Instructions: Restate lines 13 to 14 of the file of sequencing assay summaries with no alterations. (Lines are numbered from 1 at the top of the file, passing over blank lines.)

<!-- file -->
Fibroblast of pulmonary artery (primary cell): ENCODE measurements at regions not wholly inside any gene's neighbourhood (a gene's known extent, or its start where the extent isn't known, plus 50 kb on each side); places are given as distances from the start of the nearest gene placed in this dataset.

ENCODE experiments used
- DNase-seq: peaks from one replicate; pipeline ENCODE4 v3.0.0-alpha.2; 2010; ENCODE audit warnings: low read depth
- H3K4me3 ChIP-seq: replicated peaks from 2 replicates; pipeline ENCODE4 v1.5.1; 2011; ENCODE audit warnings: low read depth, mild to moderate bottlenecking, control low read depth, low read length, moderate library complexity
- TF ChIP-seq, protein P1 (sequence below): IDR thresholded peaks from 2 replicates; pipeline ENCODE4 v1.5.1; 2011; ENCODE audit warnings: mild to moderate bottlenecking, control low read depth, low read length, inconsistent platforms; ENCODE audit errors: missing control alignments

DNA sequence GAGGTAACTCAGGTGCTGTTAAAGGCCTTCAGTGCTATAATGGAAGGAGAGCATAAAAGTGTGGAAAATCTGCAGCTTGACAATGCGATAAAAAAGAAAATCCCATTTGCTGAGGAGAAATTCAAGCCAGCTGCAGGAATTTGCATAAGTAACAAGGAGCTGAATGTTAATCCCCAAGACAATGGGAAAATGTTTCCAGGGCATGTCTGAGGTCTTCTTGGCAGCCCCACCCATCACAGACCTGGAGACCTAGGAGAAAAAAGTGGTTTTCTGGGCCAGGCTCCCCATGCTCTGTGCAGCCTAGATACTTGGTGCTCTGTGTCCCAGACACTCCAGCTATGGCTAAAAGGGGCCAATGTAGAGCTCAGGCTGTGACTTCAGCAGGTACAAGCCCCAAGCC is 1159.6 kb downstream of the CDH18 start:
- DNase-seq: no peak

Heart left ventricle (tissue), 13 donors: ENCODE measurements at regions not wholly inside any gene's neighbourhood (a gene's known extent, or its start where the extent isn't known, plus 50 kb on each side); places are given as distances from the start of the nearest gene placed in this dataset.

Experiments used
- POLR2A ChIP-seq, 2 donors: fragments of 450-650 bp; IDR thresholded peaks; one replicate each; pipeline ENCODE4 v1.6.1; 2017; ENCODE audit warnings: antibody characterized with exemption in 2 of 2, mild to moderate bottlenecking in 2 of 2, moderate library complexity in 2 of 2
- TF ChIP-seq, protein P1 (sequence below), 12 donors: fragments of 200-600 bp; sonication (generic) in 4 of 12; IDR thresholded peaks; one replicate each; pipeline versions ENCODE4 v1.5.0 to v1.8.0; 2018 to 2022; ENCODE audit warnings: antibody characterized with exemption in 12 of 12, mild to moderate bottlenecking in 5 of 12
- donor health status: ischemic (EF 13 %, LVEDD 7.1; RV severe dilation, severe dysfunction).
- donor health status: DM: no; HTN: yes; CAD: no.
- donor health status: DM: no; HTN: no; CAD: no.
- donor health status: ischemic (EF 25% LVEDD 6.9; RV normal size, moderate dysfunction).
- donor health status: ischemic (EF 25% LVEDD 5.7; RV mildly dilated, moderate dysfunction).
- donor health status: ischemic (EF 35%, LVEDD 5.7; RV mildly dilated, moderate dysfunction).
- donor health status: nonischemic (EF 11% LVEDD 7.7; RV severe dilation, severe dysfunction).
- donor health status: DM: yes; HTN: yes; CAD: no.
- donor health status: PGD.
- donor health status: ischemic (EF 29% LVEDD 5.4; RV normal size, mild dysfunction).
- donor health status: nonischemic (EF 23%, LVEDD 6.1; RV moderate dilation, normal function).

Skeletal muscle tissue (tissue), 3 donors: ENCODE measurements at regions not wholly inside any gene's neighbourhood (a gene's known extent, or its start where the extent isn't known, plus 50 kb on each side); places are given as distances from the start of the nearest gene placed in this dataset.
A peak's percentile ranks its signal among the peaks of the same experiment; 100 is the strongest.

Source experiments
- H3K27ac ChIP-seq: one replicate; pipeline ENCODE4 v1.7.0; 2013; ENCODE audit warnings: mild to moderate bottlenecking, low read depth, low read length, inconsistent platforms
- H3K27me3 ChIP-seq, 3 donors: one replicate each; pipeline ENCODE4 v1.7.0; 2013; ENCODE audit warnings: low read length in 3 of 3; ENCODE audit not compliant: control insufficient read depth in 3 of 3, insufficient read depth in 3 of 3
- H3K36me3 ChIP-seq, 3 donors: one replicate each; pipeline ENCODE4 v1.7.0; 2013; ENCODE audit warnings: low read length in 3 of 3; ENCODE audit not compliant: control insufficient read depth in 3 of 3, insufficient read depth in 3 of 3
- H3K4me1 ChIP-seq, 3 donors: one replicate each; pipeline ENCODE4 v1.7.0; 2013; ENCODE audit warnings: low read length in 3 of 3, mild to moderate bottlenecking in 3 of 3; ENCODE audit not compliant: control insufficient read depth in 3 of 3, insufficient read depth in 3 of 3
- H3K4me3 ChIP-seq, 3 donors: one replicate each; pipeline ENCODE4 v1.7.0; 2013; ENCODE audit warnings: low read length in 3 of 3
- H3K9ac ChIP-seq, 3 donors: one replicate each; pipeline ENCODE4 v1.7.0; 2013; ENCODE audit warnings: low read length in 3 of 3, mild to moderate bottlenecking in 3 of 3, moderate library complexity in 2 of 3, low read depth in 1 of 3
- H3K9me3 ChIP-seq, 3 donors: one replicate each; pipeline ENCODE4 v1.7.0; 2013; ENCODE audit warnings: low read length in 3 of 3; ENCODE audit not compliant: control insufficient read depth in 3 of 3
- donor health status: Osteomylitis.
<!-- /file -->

- donor health status: DM: no; HTN: yes; CAD: no.
- donor health status: DM: no; HTN: no; CAD: no.